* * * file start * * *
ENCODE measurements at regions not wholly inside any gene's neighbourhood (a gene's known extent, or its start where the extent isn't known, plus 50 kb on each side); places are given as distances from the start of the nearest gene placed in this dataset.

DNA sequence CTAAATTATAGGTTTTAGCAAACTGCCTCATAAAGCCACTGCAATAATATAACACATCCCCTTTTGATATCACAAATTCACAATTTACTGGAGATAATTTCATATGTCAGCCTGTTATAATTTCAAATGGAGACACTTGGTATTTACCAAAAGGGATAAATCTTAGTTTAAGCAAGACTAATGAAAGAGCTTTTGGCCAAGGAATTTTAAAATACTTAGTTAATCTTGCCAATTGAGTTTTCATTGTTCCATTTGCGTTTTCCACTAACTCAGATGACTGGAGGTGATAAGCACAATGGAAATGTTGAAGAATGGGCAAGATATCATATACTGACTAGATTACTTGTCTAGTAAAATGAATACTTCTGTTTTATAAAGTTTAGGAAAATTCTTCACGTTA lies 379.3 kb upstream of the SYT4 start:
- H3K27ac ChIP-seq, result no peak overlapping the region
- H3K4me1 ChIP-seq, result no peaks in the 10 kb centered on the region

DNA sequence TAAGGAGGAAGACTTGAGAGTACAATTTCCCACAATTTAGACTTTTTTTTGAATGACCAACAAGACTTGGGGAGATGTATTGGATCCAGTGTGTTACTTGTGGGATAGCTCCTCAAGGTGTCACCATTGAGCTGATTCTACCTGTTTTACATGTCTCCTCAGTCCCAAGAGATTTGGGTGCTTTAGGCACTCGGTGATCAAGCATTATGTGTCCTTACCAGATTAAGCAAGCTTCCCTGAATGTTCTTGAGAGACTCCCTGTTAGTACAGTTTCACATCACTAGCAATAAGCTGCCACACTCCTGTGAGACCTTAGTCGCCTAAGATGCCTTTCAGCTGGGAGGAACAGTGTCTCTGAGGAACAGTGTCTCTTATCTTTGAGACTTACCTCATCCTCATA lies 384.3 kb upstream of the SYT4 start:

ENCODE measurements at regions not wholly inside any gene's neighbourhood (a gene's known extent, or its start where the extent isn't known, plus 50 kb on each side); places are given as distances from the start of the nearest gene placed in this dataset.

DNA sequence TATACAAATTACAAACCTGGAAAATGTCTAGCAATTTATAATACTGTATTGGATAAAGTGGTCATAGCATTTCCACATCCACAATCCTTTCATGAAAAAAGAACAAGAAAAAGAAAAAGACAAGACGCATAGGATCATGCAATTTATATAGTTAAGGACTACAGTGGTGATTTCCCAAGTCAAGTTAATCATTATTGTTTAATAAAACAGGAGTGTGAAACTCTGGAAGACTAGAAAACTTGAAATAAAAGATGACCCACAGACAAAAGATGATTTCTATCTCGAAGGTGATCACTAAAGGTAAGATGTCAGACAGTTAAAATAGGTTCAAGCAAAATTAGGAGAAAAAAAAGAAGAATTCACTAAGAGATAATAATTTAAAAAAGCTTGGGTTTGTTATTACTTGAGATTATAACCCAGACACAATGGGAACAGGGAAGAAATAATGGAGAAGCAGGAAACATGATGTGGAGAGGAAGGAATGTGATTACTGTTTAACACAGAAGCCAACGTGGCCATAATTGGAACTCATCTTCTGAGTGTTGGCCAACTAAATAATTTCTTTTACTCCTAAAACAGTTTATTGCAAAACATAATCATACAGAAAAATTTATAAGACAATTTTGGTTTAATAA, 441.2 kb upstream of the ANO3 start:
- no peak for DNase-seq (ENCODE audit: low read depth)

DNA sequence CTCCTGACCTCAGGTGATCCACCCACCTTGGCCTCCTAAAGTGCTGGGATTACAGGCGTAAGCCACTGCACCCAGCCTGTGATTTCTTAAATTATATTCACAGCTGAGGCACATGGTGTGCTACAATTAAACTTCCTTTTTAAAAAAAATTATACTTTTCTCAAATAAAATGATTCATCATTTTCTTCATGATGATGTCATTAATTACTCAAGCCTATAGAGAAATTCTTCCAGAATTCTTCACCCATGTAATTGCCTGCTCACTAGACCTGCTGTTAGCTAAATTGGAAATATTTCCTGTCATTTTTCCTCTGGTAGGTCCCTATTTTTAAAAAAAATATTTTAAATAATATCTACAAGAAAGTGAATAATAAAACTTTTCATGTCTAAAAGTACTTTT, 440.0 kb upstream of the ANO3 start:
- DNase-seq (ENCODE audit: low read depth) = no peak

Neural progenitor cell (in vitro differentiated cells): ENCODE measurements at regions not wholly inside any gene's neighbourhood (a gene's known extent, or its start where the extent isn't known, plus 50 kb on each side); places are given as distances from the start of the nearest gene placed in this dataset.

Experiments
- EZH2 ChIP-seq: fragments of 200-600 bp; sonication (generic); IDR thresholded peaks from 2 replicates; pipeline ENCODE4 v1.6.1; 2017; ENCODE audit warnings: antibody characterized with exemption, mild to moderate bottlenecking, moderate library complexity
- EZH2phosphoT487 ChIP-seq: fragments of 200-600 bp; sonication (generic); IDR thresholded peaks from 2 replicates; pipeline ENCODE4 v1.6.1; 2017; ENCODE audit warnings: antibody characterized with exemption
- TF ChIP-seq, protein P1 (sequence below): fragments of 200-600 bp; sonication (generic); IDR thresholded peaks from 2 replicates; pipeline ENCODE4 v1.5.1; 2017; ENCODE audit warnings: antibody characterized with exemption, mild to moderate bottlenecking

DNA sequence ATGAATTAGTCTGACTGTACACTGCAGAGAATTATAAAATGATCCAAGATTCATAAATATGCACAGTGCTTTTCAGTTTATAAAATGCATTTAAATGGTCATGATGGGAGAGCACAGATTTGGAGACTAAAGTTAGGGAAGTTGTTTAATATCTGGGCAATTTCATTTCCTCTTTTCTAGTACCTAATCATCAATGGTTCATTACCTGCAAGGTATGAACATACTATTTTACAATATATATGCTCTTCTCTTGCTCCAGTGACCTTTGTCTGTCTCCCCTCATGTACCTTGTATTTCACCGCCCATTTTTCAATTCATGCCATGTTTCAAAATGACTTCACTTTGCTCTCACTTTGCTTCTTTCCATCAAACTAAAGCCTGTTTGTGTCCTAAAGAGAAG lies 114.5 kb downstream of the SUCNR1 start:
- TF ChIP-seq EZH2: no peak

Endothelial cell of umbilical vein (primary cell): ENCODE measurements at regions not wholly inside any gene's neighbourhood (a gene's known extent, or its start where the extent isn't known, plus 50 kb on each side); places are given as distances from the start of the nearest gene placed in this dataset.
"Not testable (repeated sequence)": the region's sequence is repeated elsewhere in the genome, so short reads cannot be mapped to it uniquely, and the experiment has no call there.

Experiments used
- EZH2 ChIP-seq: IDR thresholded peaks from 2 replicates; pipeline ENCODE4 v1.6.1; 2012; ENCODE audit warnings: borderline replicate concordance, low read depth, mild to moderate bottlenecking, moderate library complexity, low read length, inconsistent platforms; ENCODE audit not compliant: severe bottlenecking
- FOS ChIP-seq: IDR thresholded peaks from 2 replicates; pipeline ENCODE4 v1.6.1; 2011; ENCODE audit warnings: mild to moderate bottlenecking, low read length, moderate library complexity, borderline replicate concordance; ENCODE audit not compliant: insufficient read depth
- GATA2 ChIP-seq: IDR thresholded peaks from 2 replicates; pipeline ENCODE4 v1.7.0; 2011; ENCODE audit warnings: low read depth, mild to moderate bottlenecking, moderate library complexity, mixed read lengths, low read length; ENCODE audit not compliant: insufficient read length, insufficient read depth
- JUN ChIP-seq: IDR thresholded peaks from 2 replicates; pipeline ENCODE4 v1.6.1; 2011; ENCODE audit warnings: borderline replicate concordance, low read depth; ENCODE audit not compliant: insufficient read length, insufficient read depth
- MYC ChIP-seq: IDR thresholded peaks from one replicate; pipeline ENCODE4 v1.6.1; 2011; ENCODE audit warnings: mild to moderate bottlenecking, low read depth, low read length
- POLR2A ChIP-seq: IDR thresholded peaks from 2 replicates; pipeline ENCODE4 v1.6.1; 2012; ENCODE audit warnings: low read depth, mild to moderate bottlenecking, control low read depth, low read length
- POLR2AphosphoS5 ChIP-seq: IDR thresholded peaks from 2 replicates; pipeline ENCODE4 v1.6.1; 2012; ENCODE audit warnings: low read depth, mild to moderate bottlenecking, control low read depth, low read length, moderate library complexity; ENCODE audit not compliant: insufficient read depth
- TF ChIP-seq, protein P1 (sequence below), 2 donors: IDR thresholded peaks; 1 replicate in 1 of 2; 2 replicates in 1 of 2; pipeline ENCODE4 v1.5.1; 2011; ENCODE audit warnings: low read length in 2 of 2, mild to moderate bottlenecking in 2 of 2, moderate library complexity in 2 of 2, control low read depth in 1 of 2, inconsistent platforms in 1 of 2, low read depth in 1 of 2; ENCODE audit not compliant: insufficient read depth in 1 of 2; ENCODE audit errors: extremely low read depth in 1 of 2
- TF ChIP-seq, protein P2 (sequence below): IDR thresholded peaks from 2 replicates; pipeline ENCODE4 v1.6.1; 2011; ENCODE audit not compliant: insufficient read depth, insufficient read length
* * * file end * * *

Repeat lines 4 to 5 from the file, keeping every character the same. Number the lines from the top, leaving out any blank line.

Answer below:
- H3K4me1 ChIP-seq, result no peaks in the 10 kb centered on the region

DNA sequence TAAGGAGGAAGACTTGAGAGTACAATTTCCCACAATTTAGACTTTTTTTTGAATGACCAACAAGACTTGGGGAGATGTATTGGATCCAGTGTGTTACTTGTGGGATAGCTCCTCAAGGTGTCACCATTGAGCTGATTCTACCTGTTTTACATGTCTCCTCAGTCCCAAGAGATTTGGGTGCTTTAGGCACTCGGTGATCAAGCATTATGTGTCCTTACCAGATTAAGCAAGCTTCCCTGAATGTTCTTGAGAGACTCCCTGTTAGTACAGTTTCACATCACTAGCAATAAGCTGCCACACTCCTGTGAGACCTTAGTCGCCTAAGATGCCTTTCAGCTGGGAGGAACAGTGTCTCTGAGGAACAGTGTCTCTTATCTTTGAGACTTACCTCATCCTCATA lies 384.3 kb upstream of the SYT4 start: